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TV is still the most common way for Americans to get local news, but fewer people are watching
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Nov. 10, 2010, 6 p.m.

Links on Twitter: Knight digital literacy report, data reporting in Canada and eByline gets funding

The bunny’s going social: Playboy launches Scout, a geolocation app for nightlife http://nie.mn/byfSSY »

A behind the scenes look at that the making of the @WashingtonPost iPad app Woodward loves so much http://nie.mn/9vBELt »

Beyond Newsweek: Who else is doing innovative things with Tumblr? http://nie.mn/bVzWAX »

"The more we learn to involve others in what we do, the richer and more trusted our journalism will become." http://nie.mn/9WGTRH »

eByline, which connects freelancers and publishers, has raised $1.5 M in funding thanks to E.W. Scripps Company http://nie.mn/dDeRhz »

Will Google Instant Previews put a new emphasis on web design? http://nie.mn/9zxSZ7 »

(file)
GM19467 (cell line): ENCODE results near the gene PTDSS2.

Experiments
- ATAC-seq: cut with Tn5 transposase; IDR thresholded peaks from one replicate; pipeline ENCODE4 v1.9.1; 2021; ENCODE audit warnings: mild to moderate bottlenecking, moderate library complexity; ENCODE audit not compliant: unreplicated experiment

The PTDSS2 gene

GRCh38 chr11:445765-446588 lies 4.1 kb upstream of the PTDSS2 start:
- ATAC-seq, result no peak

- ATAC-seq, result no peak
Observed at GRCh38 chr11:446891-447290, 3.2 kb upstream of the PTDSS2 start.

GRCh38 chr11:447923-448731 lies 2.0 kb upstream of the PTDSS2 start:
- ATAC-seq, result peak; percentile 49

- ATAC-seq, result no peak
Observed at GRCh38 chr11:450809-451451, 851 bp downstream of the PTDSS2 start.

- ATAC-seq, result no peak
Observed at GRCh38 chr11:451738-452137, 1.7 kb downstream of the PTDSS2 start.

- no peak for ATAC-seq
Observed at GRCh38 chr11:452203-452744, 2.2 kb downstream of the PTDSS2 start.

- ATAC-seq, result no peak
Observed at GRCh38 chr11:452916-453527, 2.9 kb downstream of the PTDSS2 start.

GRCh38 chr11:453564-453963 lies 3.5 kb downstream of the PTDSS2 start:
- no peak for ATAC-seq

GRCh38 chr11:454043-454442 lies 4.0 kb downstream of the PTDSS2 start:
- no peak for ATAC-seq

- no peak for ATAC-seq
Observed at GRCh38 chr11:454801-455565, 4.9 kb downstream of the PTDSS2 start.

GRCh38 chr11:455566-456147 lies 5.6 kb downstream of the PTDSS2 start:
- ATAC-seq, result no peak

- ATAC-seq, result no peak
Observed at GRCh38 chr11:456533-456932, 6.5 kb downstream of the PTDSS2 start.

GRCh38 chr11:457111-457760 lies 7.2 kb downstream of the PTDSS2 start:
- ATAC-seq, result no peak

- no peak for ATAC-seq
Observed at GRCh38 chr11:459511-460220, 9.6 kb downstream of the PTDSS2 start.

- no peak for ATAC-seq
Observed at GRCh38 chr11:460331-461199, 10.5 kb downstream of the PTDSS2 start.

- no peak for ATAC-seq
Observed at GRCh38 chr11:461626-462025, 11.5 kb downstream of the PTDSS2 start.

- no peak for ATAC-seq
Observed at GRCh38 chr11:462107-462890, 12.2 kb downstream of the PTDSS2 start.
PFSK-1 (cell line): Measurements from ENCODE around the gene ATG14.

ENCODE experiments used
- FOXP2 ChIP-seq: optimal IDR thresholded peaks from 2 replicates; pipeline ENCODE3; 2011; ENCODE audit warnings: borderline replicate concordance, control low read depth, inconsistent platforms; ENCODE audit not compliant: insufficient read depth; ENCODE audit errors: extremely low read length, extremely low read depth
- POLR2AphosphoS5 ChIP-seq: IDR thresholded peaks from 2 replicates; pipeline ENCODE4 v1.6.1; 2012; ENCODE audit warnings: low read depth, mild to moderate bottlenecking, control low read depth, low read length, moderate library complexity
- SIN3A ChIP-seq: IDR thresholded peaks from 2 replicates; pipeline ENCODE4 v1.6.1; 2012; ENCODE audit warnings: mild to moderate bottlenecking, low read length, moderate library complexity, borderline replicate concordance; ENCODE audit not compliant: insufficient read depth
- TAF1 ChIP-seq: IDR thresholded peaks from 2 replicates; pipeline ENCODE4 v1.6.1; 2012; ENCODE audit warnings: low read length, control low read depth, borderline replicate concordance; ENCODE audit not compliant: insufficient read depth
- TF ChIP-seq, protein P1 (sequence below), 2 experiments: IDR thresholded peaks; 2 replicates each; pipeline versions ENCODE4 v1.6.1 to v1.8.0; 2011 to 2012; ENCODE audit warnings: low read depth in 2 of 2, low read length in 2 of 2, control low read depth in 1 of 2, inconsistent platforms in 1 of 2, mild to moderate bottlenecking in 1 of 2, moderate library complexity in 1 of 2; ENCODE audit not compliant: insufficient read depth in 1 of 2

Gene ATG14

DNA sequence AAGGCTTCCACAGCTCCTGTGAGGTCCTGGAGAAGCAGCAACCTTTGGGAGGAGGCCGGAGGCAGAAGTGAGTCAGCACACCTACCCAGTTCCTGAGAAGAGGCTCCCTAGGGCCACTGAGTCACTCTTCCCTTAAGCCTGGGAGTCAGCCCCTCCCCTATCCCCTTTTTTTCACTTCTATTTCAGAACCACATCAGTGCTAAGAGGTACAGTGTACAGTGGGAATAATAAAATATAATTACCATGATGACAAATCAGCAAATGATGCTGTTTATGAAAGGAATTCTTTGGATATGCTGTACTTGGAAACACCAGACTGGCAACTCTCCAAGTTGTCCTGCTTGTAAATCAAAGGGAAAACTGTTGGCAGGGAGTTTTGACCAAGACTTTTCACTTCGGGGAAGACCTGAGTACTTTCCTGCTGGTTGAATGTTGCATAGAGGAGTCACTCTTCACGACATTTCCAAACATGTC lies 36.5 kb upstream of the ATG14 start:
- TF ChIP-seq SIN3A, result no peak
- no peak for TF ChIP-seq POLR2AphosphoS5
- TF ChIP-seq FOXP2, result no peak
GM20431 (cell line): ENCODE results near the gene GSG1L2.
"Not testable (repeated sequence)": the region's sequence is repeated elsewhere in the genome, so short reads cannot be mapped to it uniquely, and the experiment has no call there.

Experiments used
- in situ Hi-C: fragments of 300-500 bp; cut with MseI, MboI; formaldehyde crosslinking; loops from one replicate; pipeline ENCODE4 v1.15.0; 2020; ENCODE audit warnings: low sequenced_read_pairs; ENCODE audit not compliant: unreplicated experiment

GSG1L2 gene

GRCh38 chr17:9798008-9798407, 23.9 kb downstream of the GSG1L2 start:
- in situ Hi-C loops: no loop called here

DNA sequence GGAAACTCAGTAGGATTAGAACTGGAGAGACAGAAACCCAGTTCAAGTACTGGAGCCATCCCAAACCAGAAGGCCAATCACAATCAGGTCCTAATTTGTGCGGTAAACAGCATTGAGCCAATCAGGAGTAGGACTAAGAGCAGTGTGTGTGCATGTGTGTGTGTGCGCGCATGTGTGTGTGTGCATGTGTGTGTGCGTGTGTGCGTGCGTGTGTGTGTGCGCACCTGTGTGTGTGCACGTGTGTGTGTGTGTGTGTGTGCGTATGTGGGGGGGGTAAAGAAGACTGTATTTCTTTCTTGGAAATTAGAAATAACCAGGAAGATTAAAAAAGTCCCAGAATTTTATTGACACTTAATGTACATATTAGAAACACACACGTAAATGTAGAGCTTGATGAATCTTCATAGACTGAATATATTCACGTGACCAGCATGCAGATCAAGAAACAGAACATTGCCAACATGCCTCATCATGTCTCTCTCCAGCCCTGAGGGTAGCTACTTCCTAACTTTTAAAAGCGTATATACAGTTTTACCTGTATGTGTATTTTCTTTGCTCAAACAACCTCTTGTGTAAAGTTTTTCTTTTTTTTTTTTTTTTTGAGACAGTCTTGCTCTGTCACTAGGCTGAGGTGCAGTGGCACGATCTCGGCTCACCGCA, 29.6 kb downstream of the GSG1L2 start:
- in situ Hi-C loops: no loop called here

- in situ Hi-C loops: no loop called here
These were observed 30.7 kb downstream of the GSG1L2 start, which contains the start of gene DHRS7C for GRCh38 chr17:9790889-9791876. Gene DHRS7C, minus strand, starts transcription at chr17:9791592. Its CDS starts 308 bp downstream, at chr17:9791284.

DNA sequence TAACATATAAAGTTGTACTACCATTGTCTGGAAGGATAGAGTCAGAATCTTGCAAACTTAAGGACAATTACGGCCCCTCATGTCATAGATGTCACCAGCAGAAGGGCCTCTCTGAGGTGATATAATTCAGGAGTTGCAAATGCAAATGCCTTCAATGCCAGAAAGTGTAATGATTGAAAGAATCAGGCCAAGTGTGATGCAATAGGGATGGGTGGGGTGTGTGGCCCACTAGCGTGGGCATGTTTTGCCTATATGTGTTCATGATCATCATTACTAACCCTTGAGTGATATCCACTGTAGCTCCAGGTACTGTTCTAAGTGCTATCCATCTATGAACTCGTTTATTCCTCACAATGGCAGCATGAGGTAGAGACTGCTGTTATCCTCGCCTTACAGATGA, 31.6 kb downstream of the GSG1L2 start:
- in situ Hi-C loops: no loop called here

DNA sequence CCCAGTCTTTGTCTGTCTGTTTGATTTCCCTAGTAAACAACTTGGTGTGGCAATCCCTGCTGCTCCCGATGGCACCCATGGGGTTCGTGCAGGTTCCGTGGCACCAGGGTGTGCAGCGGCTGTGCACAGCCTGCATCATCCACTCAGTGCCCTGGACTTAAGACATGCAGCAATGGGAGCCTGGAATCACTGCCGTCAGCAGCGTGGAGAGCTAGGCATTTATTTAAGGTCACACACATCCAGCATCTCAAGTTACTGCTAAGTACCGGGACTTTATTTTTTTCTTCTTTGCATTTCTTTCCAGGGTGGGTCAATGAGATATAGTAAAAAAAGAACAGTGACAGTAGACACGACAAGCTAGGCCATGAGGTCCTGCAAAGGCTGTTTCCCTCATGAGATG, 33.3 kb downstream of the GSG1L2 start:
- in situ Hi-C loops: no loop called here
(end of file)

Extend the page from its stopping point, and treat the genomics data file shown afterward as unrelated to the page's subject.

Canada, "a hive of activity in Open Government and Open Data?" Yup. See what journalists are producing. http://nie.mn/a5Phab »

.@Jacobwe says @Slate goes for the sticky over the clicky in its biz model http://nie.mn/bzmsAX; more on their strategy http://nie.mn/9yKxTe »

On demand AP Guide RT @APStylebook: Draw on the knowledge of the Stylebook community by including #apstyle when you tweet a question. »

On Slate and Jacob Weisberg "The bar-none best Web editor in New York who runs a tech-backward site" http://nie.mn/cWDcyN »

Knight Commission releases new report with 4 ways to increase digital and media literacy http://nie.mn/9UsAuT »

 
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TV is still the most common way for Americans to get local news, but fewer people are watching
Cable news is growing, local TV news is declining, and network news is roughly flat.
SmartNews has shown it can drive traffic. Can it drive subscriptions too?
“If the publisher ecosystem is healthy, then SmartNews is healthy. That’s going to be an important thrust going forward.”
“It’s just become daily news”: Six Florida newsrooms are teaming up to cover climate change
“It’s not a science story for us here in South Florida. It’s not some kind of theoretical exploration. It’s real. It’s what many in our community experience in their neighborhoods.”